Generic products are available.
Common Brand Names
Store at room temperature in a tight, light resistant, childproof container.
Sotalol is in a class of drugs called beta blockers. It is used to treat ventricular tachycardia, a certain type of abnormal heart rhythm.
Dose and Administration
Always follow the dosage instructions provided by your veterinarian. Sotalol is usually given on an empty stomach, either one hour before or two hours after a meal. Follow your veterinarian’s recommendations. If you miss a dose, give it as soon as you remember. If it is almost time for the next dose, skip the one you missed and go back to the regular schedule. Do not give 2 doses at once. If you have difficulty giving the medication, contact your veterinarian. This medication should only be given to the pet for whom it was prescribed.
Possible Side Effects
May see slow heart rate, low blood pressure, tiredness, difficulty breathing, or vomiting. Consult your veterinarian if you notice any of the above side effects. If your pet experiences an allergic reaction to the medication, signs may include facial swelling, hives, scratching, sudden onset of diarrhea, vomiting, shock, seizures, pale gums, cold limbs, or coma. If you observe any of these signs, contact your veterinarian immediately.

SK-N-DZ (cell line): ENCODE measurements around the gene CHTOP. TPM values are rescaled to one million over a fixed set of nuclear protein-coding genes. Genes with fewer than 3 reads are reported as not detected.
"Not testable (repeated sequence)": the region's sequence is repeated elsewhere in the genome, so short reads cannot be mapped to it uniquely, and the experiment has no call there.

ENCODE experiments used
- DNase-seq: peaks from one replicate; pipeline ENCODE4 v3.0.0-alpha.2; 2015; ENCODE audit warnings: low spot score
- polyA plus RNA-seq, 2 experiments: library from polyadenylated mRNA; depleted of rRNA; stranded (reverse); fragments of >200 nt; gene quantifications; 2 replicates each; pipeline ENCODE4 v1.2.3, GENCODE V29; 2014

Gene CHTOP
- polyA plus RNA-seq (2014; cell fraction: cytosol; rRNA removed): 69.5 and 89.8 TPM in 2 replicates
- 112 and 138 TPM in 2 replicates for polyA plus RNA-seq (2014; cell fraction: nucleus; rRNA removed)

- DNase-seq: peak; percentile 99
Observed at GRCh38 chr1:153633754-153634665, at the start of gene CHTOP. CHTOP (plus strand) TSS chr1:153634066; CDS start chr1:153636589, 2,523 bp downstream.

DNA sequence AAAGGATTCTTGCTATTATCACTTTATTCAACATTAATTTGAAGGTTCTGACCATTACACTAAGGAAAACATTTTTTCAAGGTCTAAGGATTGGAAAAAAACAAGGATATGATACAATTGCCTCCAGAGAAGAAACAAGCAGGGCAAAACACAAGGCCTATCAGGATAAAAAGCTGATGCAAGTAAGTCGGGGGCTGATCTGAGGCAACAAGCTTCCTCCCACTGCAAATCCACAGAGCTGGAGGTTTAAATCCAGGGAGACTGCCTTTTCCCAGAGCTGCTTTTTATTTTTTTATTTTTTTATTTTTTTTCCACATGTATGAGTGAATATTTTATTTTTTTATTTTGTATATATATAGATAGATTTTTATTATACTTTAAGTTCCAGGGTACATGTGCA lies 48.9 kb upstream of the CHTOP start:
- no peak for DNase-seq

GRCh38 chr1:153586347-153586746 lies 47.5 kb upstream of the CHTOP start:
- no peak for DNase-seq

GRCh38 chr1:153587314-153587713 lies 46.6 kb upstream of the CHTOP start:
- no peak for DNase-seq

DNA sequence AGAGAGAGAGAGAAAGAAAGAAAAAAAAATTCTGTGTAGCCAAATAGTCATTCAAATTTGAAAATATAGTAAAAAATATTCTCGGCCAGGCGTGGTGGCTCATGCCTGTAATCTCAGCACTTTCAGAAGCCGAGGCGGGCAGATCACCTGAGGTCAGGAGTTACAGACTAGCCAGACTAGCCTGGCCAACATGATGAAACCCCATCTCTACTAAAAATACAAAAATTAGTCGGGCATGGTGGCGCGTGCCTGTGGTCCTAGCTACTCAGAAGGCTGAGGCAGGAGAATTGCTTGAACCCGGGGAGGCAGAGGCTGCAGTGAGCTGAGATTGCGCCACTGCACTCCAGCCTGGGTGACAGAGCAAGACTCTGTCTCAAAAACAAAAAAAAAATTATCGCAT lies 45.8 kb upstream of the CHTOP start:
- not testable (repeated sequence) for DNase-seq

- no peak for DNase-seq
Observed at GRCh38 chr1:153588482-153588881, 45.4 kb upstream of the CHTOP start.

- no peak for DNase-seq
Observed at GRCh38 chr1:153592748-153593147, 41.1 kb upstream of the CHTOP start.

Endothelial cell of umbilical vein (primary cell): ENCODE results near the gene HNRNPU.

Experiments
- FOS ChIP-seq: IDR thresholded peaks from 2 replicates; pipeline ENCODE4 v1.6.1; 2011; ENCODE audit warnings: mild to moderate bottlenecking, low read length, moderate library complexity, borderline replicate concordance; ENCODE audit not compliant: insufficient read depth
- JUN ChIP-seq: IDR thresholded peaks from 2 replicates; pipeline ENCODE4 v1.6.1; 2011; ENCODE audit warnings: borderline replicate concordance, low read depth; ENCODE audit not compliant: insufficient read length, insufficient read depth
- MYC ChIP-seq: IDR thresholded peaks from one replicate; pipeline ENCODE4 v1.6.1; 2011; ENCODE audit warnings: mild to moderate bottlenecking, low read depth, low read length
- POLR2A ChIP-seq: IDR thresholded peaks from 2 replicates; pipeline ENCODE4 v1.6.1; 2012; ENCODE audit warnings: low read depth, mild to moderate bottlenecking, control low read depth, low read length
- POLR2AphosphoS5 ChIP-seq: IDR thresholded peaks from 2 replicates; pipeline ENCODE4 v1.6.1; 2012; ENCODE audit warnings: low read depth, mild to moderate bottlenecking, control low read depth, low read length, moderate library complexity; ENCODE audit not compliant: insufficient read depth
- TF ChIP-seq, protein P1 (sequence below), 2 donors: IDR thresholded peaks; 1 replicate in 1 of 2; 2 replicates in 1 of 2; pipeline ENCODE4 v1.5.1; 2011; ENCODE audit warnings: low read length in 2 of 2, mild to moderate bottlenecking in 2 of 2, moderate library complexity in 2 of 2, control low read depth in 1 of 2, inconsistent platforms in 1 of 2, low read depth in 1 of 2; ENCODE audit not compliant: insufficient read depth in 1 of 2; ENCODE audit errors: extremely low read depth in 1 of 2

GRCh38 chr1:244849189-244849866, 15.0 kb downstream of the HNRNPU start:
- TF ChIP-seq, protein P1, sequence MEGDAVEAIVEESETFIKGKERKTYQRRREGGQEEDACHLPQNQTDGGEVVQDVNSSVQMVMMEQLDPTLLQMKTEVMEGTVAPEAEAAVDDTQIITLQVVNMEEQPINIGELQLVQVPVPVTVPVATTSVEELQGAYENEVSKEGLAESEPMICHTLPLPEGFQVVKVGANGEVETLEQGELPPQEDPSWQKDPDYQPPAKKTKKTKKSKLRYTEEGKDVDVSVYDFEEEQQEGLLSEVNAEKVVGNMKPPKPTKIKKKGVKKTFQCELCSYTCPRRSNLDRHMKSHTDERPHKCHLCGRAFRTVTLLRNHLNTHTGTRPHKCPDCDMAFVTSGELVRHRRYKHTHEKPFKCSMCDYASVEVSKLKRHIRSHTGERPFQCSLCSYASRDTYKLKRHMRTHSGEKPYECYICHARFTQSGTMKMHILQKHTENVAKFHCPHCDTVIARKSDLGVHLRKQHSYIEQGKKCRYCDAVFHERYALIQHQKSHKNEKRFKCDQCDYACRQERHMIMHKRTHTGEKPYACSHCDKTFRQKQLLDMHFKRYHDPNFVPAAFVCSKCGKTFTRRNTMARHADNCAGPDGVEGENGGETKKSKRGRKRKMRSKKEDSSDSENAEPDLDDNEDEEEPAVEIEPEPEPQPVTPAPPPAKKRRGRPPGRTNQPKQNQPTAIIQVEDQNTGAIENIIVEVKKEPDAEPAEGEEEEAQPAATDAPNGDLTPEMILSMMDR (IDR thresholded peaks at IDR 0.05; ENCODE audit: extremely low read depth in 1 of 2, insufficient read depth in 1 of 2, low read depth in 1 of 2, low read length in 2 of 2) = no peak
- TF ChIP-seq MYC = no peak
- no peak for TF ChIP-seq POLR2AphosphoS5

Not for use in animals hypersensitive (allergic) to sotalol. The safety of sotalol in pregnant or lactating animals (female animals nursing their young) has not been determined. If the mother is receiving sotalol, your veterinarian may recommend placing the offspring on milk replacer after they have received the colostrum (first milk immediately after birth). Do not use in animals with a slow heart rate (bradycardia), certain types of heart block, asthma, or other lung disease. Use with extreme caution in animals with heart failure. Use with caution in animals with kidney disease or hyperthyroidism (overactive thyroid). Use with caution in animals with diabetes since sotalol may increase the effects of insulin. Monitor blood glucose closely in these animals. May interfere with glucose or insulin tolerance tests.
Drug and Food Interactions
Notify your veterinarian of any other medications, including vitamins and supplements your pet is taking while your pet is receiving sotalol. May increase the effects of insulin. Side effects may increase if used with calcium channel blockers, phenothiazines (e.g., acepromazine), diuretics (e.g., furosemide), and certain anesthetics. Sotalol may block the effects of epinephrine, phenylpropanolamine, terbutaline, and metaproterenol. These drugs may also reduce the effectiveness of sotalol.
Signs of Toxicity/Overdose
May see slow heart rate, coughing, extreme tiredness, difficulty breathing. If you observe any of these signs in your pet, contact your veterinarian immediately. Keep this and all other medications out of the reach of children and pets.